Analysis and Abstract

Interpretation of the data collected in the project
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The first stage of the project involves collecting and analyzing data from three different categories of surveys: individual surveys of deaf youth, surveys of youth deaf associations, and surveys of professional services. The aim is to determine attitudes and levels of knowledge among young d/Deaf job seekers regarding employment regulations.

To analyze and interpret the data collected in the project, the European Union of the Deaf Youth hired an external researcher. The full report, including the statistics and conclusions, can be downloaded from the links at the section below. Below are the key findings and conclusions per category:

The Individual Deaf Youth Survey included 270 deaf/hard of hearing youths from 24 countries, with the highest number of participants from Italy, Spain, and The Netherlands. Most were women between 22 and 28 years old who communicated through signed languages and had attended deaf schools. Despite their education, unemployment rates were high among deaf/hard of hearing young individuals, with the greatest number of unemployed from Italy and Spain, followed by France. Many unemployed deaf youth stated they never had a previous job and were either actively or passively looking for work. Common reasons for unemployment included still studying, lack of job experience, lack of a network, and insufficient government support. Further questions could help understand workplace accessibility and the availability of sign language interpreters.

The Professional Services survey received 38 responses from Greece, Italy, Lithuania, Poland, Sweden, and The Netherlands. The majority of respondents were school staff, job coaches, and social workers, and most of them were hearing, followed by deaf and hard of hearing. Schools for deaf and hard of hearing are the main collaboration type among professional services staff. According to the professional services staff, the main challenges faced by deaf and hard of hearing job seekers are language barriers, lack of job search skills, limited opportunities, lack of interpersonal skills and work experience, and lack of training or education. The data analyzed was inconclusive in determining the average rate of young deaf and hard of hearing individuals obtaining employment through their service, as most respondents did not fully answer the question. Additionally, many hearing staff face communication barriers with their deaf and hard of hearing customers.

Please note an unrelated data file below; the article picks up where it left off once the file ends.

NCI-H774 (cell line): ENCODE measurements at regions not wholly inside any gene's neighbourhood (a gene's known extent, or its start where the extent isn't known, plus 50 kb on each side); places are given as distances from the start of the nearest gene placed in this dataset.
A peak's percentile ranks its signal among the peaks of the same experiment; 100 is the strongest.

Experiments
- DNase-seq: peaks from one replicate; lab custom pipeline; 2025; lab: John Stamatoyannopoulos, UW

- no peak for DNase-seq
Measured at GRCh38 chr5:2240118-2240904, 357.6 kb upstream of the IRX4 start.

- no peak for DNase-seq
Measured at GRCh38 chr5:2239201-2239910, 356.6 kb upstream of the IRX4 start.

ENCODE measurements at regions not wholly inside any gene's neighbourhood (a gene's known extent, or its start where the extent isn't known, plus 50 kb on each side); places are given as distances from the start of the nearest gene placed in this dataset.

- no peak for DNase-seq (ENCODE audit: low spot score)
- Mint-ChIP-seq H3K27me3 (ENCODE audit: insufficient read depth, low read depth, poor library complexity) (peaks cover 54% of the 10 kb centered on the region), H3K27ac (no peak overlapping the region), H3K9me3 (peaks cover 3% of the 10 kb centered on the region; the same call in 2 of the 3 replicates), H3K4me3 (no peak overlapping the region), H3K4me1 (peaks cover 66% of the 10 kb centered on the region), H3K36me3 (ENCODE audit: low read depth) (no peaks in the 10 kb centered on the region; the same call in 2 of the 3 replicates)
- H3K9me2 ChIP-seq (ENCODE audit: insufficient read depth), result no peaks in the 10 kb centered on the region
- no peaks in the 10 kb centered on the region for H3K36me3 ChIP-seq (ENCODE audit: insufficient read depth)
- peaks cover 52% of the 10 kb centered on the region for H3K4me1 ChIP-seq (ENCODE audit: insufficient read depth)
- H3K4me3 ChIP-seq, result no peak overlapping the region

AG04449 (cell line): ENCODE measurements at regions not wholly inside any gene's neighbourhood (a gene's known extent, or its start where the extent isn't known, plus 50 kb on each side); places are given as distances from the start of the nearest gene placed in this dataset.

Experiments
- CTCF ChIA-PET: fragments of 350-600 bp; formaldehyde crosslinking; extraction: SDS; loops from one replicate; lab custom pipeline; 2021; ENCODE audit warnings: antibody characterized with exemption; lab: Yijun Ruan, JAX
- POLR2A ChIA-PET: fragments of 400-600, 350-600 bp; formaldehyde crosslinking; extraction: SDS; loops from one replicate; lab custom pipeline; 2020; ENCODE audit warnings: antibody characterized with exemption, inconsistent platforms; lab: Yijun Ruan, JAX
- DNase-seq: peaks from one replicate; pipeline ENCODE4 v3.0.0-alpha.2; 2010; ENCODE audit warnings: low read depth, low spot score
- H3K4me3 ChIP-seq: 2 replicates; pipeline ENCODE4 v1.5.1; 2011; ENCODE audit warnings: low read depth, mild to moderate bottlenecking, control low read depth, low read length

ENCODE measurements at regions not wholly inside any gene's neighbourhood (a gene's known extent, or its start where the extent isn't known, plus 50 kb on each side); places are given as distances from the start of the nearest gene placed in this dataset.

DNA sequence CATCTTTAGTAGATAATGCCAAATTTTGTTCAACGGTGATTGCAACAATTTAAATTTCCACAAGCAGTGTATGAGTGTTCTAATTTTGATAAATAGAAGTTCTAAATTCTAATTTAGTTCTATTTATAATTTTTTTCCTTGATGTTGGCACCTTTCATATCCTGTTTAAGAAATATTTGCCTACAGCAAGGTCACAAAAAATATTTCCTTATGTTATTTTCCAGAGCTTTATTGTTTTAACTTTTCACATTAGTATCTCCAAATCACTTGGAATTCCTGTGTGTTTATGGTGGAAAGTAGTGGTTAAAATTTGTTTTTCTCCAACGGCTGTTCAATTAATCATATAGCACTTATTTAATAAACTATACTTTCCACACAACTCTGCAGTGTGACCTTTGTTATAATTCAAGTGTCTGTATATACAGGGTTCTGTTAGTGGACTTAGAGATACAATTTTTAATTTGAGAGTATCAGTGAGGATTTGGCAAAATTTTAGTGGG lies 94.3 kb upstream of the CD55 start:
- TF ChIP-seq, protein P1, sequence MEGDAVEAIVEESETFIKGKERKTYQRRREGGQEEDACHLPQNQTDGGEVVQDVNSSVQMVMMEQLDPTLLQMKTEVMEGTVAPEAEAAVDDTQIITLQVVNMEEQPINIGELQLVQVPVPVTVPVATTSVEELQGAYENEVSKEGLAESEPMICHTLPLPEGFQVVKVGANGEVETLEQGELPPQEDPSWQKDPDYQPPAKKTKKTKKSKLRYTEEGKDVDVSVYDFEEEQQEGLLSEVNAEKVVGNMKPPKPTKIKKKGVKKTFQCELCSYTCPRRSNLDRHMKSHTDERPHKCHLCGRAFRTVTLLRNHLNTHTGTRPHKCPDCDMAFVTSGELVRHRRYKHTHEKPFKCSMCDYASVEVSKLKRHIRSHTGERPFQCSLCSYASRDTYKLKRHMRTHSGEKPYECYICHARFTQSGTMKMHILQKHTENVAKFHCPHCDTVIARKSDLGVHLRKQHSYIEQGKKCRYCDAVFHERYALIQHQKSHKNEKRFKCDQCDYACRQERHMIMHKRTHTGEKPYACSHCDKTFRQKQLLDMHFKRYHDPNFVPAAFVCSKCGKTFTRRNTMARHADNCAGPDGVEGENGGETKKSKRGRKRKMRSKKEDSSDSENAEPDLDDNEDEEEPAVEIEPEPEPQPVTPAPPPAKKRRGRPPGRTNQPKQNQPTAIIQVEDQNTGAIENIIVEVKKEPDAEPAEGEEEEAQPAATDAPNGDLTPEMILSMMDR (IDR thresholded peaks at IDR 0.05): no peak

Out of the expected 31 responses, only 21 Youth National Associations of the Deaf in Europe submitted their responses to the survey. The YNADs highlight social and political challenges such as language and audism, discrimination, lack of professional services, and government support. In contrast, deaf youth indicate their personal/individual challenges as their top priority.

Their perceptions of professional services for employment differ across Europe, with 18.33% agreeing that professional services include a career consultant, followed by 16.67% including employment agencies, 13.33% including job coaches and social workers, and 10% including recruiters and independent NGOs. A small percentage believes that professional services also include school teachers.

Lastly, the key findings highlight the most prominent results for the next stage in the project and the collective:

  • Develop resources and materials based on deaf and hard of hearing youth job seekers’ needs, professional services workers’ experience, and YNADs input.
  • Explore collaboration with external partners such as government, employment agencies, National Associations of Disabilities and companies to expand job opportunities for deaf and hard of hearing job seekers.
  • Focus on relationships between professional services employees and deaf and hard of hearing school institutions to prepare and guide young individuals into the job market.
    Establish a professional service centre specialized for deaf and hard of hearing job seekers to minimize language barriers and provide focus groups.
  • Provide materials and resources for confidence building, self-analysis, interpersonal skills, and workplace responsibilities.
  • Develop an accessible website portal designed for deaf and hard of hearing youth job seekers with resources, materials, and best practices for job search, CVs and application, as well as links to the job listing websites.